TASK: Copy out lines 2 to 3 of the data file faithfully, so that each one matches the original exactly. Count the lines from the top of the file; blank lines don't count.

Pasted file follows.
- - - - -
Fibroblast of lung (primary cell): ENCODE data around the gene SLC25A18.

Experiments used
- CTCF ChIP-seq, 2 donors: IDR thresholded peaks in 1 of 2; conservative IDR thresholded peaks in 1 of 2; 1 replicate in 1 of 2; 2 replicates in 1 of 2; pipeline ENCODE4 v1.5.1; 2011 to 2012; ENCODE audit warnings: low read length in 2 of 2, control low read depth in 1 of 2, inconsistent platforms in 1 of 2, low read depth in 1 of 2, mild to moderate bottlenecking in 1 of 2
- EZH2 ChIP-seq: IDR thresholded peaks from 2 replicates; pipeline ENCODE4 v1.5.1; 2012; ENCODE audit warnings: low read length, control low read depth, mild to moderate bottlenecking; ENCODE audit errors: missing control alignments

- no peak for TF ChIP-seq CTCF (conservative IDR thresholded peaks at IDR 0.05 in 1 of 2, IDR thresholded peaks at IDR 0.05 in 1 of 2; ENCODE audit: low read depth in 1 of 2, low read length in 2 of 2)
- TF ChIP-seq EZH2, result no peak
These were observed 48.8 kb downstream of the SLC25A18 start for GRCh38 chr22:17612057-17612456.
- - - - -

Experiments used
- CTCF ChIP-seq, 2 donors: IDR thresholded peaks in 1 of 2; conservative IDR thresholded peaks in 1 of 2; 1 replicate in 1 of 2; 2 replicates in 1 of 2; pipeline ENCODE4 v1.5.1; 2011 to 2012; ENCODE audit warnings: low read length in 2 of 2, control low read depth in 1 of 2, inconsistent platforms in 1 of 2, low read depth in 1 of 2, mild to moderate bottlenecking in 1 of 2